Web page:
N2 - Background: Understanding the topography of the blood vessels distributed around the nasolabial fold region is essential for ensuring the safety of dermal filler injections into the nasolabial fold. The purpose of this study was to provide anatomical information on the infraorbital artery distribution and its relationship with the facial artery for use in clinical procedures involving filler injection during nasolabial fold augmentation. Methods: The infraorbital artery was investigated in the nasolabial fold region divided into zones I to XII based on clock-hour meridians centered on the infraorbital foramen. The running layers of the infraorbital artery and infraorbital nerve were also compared in the infraorbital foramen. Changes in the infraorbital artery were observed according to vascular dominance of the facial artery. Results: The infraorbital artery was divided into three main branches, palpebral, nasal, and labial infraorbital artery branches in 34.7, 100, and 100 percent of the specimens, respectively; with these branches of palpebral, nasal, and labial infraorbital artery observed most commonly in zones I, V, and VI, respectively. Analysis of the bilateral facial artery topography revealed that its vascular dominance was observed in 19.4 percent. The infraorbital artery was thicker and had a wider distribution on the nondominant side of the facial artery, whereas the nasal infraorbital nerve anastomosed with the facial artery in the lateral nasal region in 57.1 percent. Conclusion: Investigating and verifying the vascular structure regarding its interactions with the facial artery and infraorbital artery will provide critical information to physicians performing facial surgery and cosmetic procedures.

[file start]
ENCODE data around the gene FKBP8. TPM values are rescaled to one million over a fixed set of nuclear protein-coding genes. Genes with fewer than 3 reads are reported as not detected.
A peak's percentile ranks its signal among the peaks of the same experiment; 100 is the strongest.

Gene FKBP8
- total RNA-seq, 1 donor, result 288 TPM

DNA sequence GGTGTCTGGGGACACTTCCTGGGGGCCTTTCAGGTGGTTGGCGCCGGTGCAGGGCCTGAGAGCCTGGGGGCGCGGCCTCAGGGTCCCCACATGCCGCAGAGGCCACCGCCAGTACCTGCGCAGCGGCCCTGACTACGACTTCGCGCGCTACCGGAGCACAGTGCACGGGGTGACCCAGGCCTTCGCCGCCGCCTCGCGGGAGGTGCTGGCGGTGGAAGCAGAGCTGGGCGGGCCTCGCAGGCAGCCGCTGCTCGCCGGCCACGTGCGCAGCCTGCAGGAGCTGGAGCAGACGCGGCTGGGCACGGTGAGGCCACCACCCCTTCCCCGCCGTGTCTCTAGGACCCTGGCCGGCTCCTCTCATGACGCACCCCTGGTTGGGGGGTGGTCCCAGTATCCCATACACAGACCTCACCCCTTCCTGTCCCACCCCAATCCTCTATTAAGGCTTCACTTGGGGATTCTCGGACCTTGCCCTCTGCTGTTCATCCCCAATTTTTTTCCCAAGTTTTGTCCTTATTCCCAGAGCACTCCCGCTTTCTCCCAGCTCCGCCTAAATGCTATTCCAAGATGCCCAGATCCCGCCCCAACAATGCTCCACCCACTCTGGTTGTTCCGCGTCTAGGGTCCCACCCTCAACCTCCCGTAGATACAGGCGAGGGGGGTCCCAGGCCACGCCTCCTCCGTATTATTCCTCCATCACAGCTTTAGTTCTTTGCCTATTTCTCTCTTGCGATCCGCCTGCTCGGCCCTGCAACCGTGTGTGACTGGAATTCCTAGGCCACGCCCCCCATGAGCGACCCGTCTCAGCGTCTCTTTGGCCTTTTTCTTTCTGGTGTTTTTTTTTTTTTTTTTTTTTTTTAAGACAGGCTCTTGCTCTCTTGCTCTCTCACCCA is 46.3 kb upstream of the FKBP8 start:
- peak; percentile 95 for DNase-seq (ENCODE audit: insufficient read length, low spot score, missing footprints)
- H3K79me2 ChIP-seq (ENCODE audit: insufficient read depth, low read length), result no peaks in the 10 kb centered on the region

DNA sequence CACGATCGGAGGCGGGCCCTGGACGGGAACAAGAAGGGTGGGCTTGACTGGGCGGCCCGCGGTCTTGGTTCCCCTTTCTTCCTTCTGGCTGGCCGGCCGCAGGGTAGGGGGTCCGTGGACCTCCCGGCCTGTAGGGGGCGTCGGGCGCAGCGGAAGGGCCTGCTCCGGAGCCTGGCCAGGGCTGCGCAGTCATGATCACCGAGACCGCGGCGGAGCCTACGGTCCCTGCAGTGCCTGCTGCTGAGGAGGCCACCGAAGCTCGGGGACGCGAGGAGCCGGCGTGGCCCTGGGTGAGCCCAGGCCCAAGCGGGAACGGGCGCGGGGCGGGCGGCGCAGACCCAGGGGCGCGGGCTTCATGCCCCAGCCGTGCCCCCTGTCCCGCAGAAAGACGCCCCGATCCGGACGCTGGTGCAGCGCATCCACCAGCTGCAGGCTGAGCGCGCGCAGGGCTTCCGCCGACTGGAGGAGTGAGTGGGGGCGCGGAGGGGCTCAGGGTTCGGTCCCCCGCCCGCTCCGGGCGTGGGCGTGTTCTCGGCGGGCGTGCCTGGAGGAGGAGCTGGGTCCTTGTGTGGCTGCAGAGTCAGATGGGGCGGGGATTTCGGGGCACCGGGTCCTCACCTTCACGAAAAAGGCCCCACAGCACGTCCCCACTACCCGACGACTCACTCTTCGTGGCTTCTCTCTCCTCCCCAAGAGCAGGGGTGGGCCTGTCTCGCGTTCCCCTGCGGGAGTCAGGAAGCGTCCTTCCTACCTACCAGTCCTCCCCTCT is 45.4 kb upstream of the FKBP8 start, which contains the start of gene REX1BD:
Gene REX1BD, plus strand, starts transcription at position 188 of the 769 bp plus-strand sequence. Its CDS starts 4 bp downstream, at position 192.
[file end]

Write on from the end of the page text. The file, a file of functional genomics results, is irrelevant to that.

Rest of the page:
AB - Background: Understanding the topography of the blood vessels distributed around the nasolabial fold region is essential for ensuring the safety of dermal filler injections into the nasolabial fold. The purpose of this study was to provide anatomical information on the infraorbital artery distribution and its relationship with the facial artery for use in clinical procedures involving filler injection during nasolabial fold augmentation. Methods: The infraorbital artery was investigated in the nasolabial fold region divided into zones I to XII based on clock-hour meridians centered on the infraorbital foramen. The running layers of the infraorbital artery and infraorbital nerve were also compared in the infraorbital foramen. Changes in the infraorbital artery were observed according to vascular dominance of the facial artery. Results: The infraorbital artery was divided into three main branches, palpebral, nasal, and labial infraorbital artery branches in 34.7, 100, and 100 percent of the specimens, respectively; with these branches of palpebral, nasal, and labial infraorbital artery observed most commonly in zones I, V, and VI, respectively. Analysis of the bilateral facial artery topography revealed that its vascular dominance was observed in 19.4 percent. The infraorbital artery was thicker and had a wider distribution on the nondominant side of the facial artery, whereas the nasal infraorbital nerve anastomosed with the facial artery in the lateral nasal region in 57.1 percent. Conclusion: Investigating and verifying the vascular structure regarding its interactions with the facial artery and infraorbital artery will provide critical information to physicians performing facial surgery and cosmetic procedures.